In technology, boring is normally necessary. Sexy technology is what everyone wants to talk about and work on. In the corporate world, there is a lot of boring going on. Administrative applications are not complicated, and typically use standard methods and proven technologies. Given that, boring probably makes the world go round. This is why I find the Data Portability is Boring article rather flawed. The author makes some assumptions about the internet that may be true, but applying them to leading edge technology or websites like social networking is where the comparison fails.
The number of mainstream Internet users I know who are getting their panties in a knot over data portability is … close to zero.
Mainstream internet users probably have never heard of data portability. This is because it is not part of mainstream news. Something like data portability will be considered “infrastructure”, so mainstream users will only benefit from something that they do not understand.
It’s really only a small but vocal portion of the Internet population comprised primarily of technologists and Web 2.0 kool aid sippers who are beating the drum for data portability.
A small number of people being vocal about anything is fairly typical of new “causes”. I will not call data portability a “cause”, but it is a technology issue. Technologists are the people fighting for this because they are the people creating these sites as well as being the early adopters of new social sites. All of this is very logical at this point.
The author then talks about 3 key things technologists do not consider:
- The average Internet user probably isn’t an active member of dozens of Web 2.0 services.
- The average Internet user probably doesn’t need or want to take his friends along to every Web 2.0 service he or she signs up for.
- Privacy is just as important as openness.
These 3 items are where the author makes his mistake (in my opinion). First, the average internet user only uses the sites that become popular by early adopters, typically technology savvy people. The average internet user is not what I would call tech-savvy. The burden of early adopters is to test the applications and determine if there are any issues with the application. If you are the average internet user, you probably have an account on MySpace (or Facebook), Flickr and YouTube. You might even dabble a little on Digg. Now that all of these services have some notion of “friends”, it would be nice to have your MySpace friends on Flickr and YouTube. It is purely a convenience issue. This is especially true now that most news sites are incorporating Digg-style voting and minimal community (or even full social networks) features. Internet users are notoriously lazy, and want everything for free. So why can we not take our friends from one site to another?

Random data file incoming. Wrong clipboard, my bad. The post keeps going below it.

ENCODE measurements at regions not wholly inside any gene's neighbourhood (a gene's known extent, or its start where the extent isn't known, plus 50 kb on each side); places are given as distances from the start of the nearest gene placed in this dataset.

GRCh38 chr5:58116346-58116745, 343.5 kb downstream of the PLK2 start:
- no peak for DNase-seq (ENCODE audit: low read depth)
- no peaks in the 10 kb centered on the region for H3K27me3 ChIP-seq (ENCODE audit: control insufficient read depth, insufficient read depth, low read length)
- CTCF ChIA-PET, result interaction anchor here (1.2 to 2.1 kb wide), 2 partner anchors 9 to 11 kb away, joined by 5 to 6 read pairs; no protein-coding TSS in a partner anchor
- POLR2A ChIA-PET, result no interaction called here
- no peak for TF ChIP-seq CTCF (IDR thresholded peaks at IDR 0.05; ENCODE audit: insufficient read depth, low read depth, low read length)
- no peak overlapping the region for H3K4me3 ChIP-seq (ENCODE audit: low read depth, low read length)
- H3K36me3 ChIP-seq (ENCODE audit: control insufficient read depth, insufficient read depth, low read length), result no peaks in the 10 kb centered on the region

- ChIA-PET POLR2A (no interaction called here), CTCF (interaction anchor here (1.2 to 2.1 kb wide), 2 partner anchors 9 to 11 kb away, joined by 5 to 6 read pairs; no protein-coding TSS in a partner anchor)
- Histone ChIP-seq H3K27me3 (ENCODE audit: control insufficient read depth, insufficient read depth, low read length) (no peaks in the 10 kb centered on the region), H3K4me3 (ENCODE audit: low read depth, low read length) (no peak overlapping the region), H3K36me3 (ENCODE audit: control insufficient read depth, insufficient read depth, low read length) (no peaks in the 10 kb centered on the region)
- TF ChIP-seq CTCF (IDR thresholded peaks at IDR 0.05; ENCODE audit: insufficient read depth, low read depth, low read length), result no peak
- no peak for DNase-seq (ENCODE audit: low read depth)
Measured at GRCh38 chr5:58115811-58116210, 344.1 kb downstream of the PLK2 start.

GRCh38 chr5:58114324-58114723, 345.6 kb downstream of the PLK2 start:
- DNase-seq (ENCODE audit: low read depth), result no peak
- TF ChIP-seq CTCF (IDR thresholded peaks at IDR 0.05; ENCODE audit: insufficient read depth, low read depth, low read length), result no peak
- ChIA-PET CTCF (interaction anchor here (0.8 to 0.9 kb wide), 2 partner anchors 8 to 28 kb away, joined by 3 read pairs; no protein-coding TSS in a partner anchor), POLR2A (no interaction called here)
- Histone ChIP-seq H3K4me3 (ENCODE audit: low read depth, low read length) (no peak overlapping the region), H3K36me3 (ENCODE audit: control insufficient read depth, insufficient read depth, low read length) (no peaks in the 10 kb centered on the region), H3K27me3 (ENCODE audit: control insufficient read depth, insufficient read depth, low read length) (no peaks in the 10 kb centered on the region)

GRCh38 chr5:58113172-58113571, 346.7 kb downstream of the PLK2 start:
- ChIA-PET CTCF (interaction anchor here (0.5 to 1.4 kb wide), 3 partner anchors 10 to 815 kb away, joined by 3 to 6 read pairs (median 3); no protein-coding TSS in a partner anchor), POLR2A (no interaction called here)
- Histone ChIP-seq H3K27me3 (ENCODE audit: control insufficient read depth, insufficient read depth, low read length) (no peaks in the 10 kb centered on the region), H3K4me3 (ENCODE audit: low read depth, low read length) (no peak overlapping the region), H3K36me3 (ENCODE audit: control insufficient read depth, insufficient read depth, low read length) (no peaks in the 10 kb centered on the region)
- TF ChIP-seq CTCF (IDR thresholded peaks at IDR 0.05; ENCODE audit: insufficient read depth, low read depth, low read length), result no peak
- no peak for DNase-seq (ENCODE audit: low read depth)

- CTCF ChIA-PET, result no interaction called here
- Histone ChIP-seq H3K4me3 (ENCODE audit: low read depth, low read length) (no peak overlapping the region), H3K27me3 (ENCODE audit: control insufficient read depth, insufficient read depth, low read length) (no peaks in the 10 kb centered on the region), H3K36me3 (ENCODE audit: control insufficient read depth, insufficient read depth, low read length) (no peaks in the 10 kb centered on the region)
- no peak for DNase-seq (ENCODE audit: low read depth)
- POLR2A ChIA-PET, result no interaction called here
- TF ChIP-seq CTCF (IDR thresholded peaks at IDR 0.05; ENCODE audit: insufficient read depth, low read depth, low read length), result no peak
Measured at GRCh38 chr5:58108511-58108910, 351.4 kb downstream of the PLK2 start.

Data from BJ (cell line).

Data portability is important, and so is privacy, but how are they opposites? It is not as if the plan is to ignore privacy when implementing data portability. In some respects, data portability reinforces privacy. If you do not want your profile information copied from one site to another, then that would be an option. Only a bad implementation of data portability would violate privacy. That is another reason why technologists need to voice their opinion now. Also, the average internet user does not understand the technology involved or the issues with privacy.
The author closes with a very funny quote:
Data portability is about as exciting as herpes. As much as it’s attracting attention, the average person just doesn’t want it. And yet, just like herpes, you can be sure it’s a topic that isn’t going away.
If the average MySpace user finds out that he cannot take his friends with him and he decided to use Flickr or YouTube, they will get very annoyed and start complaining about how stupid it all is. They do not know it yet, but they will be very happy that people fought for data portability.